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Rising to the Challenge of Educating One Million to Solve the Climate Change Problem A UC System-wide Education Initiative

Course Title:
Bending The Curve: Climate Change Solutions

Vision Statement
V. (Ram) Ramanathan, Hahrie Han, Ellen Osmundson, Scott Friese, Lifang Chiang,
et al from the 10-Campus UC system

July 14, 2016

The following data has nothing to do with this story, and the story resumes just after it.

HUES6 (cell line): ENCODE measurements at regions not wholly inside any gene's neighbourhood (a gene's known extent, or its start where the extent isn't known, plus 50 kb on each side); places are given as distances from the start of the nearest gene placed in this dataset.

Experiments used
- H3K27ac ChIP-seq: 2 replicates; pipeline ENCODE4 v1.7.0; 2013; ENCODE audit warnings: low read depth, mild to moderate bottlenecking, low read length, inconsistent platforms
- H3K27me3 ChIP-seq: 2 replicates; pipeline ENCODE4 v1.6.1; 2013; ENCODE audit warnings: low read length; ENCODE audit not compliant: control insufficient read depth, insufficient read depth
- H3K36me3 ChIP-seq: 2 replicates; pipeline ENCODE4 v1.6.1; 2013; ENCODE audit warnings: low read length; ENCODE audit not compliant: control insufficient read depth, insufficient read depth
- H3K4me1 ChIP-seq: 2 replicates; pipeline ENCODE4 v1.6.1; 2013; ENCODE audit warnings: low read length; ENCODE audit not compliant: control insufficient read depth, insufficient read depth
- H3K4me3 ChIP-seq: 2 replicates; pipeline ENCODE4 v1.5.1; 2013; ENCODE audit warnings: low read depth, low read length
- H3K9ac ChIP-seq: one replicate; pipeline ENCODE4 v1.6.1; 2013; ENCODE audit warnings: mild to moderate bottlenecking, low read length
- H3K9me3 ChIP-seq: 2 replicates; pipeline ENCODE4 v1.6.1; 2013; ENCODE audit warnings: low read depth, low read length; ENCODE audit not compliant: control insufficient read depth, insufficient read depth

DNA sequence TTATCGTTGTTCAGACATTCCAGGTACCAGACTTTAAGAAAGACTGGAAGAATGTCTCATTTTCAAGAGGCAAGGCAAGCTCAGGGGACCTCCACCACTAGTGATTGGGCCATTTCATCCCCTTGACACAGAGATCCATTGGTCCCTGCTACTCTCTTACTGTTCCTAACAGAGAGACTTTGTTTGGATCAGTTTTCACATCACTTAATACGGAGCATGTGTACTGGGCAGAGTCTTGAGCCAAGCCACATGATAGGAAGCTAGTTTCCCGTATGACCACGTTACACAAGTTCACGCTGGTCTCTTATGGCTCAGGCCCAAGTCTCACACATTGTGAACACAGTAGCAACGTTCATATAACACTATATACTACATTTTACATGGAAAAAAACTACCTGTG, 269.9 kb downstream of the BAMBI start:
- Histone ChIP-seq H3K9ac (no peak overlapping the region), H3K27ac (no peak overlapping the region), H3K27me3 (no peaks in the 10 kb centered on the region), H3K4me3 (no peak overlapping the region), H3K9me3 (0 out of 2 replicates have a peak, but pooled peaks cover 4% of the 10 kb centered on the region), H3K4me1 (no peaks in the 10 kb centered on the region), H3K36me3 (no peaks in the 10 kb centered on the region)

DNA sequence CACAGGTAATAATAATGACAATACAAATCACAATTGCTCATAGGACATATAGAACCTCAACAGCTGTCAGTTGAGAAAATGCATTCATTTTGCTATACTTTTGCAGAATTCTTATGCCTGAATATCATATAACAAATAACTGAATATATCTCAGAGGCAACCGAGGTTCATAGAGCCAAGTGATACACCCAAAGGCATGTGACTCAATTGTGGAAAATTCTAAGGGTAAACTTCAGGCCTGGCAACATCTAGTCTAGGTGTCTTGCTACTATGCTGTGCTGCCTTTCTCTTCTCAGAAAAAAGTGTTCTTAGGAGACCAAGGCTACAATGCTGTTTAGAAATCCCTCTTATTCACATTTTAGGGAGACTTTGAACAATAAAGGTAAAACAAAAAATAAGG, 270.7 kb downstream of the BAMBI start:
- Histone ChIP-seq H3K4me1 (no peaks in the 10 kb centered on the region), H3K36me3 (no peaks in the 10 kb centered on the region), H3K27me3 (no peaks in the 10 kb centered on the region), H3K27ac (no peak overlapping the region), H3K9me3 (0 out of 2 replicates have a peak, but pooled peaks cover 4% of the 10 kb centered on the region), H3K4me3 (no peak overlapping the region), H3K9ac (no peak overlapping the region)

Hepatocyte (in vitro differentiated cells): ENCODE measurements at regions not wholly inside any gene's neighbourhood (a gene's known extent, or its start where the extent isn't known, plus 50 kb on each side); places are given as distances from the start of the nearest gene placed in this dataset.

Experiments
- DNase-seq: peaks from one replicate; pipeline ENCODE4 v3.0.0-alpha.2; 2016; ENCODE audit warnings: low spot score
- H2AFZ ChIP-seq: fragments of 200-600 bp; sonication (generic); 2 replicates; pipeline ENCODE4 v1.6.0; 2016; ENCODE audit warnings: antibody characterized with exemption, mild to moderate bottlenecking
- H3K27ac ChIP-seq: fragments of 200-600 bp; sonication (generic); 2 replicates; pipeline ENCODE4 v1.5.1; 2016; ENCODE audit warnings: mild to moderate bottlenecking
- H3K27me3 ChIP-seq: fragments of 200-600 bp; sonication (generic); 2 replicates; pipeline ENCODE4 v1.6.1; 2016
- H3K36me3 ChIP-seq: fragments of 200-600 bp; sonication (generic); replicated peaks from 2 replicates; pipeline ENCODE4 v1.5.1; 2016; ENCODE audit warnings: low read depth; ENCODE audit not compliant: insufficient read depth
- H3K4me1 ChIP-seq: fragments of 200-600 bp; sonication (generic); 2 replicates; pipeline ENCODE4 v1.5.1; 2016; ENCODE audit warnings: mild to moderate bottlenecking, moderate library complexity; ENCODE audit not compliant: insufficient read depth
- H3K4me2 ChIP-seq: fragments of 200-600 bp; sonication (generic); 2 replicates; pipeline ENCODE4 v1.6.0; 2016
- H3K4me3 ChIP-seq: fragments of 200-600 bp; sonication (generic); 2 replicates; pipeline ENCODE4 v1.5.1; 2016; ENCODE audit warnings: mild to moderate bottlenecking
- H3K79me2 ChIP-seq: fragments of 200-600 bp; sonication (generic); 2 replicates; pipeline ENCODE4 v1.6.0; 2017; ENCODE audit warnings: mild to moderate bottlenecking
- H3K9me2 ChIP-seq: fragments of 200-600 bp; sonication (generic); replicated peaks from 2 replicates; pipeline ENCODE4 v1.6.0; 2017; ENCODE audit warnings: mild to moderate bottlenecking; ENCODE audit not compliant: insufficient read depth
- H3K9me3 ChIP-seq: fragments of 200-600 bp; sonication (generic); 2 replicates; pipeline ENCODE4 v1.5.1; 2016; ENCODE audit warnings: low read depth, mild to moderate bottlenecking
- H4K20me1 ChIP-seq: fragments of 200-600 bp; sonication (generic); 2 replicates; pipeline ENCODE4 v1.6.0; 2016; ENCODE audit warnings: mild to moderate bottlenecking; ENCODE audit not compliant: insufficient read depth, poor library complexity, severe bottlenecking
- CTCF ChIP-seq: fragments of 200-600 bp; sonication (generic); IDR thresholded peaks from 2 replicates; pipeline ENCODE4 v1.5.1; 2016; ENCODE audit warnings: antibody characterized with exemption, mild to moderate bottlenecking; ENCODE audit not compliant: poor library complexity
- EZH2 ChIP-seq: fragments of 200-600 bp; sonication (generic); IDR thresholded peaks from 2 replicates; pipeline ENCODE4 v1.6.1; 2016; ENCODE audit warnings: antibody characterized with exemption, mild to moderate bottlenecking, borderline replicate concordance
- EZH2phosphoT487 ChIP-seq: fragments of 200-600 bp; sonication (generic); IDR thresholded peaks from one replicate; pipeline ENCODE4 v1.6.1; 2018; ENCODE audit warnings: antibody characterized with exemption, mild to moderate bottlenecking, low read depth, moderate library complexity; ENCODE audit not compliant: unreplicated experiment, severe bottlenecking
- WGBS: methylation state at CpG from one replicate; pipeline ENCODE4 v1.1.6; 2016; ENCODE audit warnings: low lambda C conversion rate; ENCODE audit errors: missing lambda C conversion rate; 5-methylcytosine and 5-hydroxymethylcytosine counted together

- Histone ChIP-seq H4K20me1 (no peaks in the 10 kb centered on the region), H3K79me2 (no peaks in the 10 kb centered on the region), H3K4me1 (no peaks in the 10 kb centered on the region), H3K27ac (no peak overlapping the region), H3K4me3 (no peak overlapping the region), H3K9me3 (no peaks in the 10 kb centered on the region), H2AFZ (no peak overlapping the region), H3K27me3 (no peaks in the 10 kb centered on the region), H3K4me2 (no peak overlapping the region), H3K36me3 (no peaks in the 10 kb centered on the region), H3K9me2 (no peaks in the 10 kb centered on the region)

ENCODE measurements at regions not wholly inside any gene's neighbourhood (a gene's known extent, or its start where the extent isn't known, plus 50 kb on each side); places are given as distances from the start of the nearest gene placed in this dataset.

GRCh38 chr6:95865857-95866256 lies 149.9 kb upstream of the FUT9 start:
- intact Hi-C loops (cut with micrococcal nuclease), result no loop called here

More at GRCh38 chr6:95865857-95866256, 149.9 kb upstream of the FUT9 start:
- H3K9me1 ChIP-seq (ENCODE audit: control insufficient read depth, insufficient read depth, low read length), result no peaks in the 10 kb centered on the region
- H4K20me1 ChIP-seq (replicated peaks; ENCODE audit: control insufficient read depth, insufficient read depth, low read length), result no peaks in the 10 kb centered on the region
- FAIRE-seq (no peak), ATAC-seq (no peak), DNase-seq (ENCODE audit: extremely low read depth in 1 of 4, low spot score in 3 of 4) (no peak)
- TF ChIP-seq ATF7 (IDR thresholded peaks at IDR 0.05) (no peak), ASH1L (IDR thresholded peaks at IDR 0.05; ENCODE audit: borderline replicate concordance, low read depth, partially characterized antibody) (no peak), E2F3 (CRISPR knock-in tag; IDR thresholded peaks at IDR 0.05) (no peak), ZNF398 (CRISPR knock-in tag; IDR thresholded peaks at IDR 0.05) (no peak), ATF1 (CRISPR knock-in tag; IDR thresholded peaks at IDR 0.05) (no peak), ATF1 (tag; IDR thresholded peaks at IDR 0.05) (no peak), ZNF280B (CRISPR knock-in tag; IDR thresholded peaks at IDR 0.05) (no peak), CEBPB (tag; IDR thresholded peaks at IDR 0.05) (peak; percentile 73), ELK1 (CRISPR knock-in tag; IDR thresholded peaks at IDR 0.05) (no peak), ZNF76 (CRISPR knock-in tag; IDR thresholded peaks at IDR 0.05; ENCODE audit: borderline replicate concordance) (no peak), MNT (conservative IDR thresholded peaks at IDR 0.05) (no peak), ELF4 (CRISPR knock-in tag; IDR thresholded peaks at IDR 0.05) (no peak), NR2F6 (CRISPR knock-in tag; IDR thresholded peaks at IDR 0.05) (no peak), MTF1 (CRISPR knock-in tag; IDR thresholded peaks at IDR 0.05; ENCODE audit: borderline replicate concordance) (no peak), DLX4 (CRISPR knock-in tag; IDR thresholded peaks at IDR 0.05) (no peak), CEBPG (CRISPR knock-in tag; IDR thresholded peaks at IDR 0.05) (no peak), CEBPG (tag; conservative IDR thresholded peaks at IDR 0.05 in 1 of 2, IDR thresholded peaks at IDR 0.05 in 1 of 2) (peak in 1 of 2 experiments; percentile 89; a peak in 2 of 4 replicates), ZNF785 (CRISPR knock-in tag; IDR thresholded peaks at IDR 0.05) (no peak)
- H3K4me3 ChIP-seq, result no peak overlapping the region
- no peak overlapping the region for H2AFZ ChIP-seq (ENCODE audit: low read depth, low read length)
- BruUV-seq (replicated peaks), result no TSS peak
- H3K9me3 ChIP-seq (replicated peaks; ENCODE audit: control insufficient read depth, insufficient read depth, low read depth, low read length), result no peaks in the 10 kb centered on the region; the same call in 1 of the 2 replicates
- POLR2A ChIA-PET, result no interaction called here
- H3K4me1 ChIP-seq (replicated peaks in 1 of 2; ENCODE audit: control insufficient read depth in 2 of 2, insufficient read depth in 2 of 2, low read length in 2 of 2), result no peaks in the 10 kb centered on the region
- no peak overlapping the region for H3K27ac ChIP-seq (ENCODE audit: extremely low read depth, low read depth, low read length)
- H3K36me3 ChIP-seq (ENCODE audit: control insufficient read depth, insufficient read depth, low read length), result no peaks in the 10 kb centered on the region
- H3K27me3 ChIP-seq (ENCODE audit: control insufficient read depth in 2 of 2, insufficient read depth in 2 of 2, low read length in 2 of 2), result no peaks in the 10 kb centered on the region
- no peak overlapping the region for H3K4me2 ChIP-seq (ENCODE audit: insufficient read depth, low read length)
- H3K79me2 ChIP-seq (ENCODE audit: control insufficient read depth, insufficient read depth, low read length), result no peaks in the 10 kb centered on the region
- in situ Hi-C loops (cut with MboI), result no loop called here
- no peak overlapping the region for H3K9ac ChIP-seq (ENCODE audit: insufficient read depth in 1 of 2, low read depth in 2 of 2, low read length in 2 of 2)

Preamble: The fundamental vision behind the University of California's (UC) "Bending the Curve" effort is to build on the Carbon Neutrality initiative of the UC system, as well as the climate change mitigation policies and actions of the state of California as living laboratories to identify scalable relevant solutions nationally and globally. The UC-Fifty published 10 scalable solutions, derived largely from research and good practices within UC and the state of California in a report consisting of an executive summary and 9 chapters. This report in its entirety is undergoing review process and will be published as a special volume in UC's online publication Collabra. To extend this vision to the youth who must emerge as critical actors in the initiative, we propose the creation of a hybrid course on climate change, first for the benefit of UC undergraduates and then, in subsequent phases, for the benefit of students, youths and citizens throughout California and the rest of the world.